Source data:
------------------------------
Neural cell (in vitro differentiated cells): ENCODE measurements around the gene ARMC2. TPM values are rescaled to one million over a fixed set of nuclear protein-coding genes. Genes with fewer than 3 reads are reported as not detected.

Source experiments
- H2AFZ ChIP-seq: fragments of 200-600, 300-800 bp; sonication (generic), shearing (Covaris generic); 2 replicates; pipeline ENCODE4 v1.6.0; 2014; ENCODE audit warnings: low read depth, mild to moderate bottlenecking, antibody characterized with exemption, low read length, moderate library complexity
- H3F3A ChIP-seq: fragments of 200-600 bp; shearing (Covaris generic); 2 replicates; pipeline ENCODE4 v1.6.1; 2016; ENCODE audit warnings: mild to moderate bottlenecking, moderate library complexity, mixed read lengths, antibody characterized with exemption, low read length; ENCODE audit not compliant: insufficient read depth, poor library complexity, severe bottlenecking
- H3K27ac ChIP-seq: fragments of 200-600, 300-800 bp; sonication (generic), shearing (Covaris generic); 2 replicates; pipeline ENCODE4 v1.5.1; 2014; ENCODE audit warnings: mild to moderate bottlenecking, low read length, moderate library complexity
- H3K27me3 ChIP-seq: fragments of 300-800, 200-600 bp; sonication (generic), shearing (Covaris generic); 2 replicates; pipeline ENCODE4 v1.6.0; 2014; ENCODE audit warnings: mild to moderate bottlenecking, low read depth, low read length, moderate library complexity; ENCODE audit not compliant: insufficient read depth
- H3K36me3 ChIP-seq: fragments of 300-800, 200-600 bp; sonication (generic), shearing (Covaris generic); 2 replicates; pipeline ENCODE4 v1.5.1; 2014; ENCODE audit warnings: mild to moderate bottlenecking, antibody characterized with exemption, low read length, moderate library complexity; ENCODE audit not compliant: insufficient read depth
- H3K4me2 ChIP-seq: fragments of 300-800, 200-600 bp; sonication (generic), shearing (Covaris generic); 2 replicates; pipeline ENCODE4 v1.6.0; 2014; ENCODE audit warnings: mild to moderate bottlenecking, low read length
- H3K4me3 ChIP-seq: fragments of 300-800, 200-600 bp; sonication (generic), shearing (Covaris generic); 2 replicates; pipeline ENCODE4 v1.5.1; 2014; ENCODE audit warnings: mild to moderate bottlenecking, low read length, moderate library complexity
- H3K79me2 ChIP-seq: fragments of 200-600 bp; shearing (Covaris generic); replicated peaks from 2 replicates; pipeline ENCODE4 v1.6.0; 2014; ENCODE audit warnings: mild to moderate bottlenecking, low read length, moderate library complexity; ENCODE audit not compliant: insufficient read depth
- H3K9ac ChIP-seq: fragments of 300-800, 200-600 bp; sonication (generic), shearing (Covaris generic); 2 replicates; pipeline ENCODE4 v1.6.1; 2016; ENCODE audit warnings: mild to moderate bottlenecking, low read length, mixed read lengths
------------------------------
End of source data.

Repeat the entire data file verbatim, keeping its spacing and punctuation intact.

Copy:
Neural cell (in vitro differentiated cells): ENCODE measurements around the gene ARMC2. TPM values are rescaled to one million over a fixed set of nuclear protein-coding genes. Genes with fewer than 3 reads are reported as not detected.

Source experiments
- H2AFZ ChIP-seq: fragments of 200-600, 300-800 bp; sonication (generic), shearing (Covaris generic); 2 replicates; pipeline ENCODE4 v1.6.0; 2014; ENCODE audit warnings: low read depth, mild to moderate bottlenecking, antibody characterized with exemption, low read length, moderate library complexity
- H3F3A ChIP-seq: fragments of 200-600 bp; shearing (Covaris generic); 2 replicates; pipeline ENCODE4 v1.6.1; 2016; ENCODE audit warnings: mild to moderate bottlenecking, moderate library complexity, mixed read lengths, antibody characterized with exemption, low read length; ENCODE audit not compliant: insufficient read depth, poor library complexity, severe bottlenecking
- H3K27ac ChIP-seq: fragments of 200-600, 300-800 bp; sonication (generic), shearing (Covaris generic); 2 replicates; pipeline ENCODE4 v1.5.1; 2014; ENCODE audit warnings: mild to moderate bottlenecking, low read length, moderate library complexity
- H3K27me3 ChIP-seq: fragments of 300-800, 200-600 bp; sonication (generic), shearing (Covaris generic); 2 replicates; pipeline ENCODE4 v1.6.0; 2014; ENCODE audit warnings: mild to moderate bottlenecking, low read depth, low read length, moderate library complexity; ENCODE audit not compliant: insufficient read depth
- H3K36me3 ChIP-seq: fragments of 300-800, 200-600 bp; sonication (generic), shearing (Covaris generic); 2 replicates; pipeline ENCODE4 v1.5.1; 2014; ENCODE audit warnings: mild to moderate bottlenecking, antibody characterized with exemption, low read length, moderate library complexity; ENCODE audit not compliant: insufficient read depth
- H3K4me2 ChIP-seq: fragments of 300-800, 200-600 bp; sonication (generic), shearing (Covaris generic); 2 replicates; pipeline ENCODE4 v1.6.0; 2014; ENCODE audit warnings: mild to moderate bottlenecking, low read length
- H3K4me3 ChIP-seq: fragments of 300-800, 200-600 bp; sonication (generic), shearing (Covaris generic); 2 replicates; pipeline ENCODE4 v1.5.1; 2014; ENCODE audit warnings: mild to moderate bottlenecking, low read length, moderate library complexity
- H3K79me2 ChIP-seq: fragments of 200-600 bp; shearing (Covaris generic); replicated peaks from 2 replicates; pipeline ENCODE4 v1.6.0; 2014; ENCODE audit warnings: mild to moderate bottlenecking, low read length, moderate library complexity; ENCODE audit not compliant: insufficient read depth
- H3K9ac ChIP-seq: fragments of 300-800, 200-600 bp; sonication (generic), shearing (Covaris generic); 2 replicates; pipeline ENCODE4 v1.6.1; 2016; ENCODE audit warnings: mild to moderate bottlenecking, low read length, mixed read lengths